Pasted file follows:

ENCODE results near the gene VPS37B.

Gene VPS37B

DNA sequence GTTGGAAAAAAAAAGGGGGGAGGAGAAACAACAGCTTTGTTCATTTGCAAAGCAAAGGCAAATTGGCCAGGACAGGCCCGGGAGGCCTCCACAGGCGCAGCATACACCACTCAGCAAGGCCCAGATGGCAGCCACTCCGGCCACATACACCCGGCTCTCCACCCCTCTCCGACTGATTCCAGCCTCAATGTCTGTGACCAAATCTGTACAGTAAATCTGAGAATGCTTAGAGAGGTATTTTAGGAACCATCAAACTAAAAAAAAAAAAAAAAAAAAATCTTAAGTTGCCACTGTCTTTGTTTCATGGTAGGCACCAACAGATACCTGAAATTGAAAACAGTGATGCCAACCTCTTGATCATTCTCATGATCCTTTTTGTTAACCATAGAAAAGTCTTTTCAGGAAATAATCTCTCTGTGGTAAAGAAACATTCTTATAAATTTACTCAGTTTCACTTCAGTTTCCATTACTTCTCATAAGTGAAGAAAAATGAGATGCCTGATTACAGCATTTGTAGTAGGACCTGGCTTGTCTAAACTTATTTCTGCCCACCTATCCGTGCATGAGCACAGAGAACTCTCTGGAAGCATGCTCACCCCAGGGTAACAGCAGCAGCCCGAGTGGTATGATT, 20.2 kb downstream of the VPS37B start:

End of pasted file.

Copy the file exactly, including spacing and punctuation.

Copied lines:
ENCODE results near the gene VPS37B.

Gene VPS37B

DNA sequence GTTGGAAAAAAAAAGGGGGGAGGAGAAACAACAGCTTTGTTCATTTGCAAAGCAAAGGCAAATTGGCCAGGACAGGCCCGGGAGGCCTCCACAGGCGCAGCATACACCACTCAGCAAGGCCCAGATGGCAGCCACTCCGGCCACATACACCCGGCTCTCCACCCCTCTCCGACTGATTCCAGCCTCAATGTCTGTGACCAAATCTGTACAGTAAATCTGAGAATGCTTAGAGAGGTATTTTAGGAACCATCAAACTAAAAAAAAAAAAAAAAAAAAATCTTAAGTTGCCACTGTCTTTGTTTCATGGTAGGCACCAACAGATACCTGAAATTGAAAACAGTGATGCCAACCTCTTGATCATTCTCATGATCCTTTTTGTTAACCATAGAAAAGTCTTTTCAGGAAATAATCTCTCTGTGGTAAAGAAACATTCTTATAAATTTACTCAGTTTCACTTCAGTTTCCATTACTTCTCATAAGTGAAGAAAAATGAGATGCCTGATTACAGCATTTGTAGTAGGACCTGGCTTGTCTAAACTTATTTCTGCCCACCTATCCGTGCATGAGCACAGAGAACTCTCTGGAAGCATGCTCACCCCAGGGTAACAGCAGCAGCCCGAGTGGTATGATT, 20.2 kb downstream of the VPS37B start: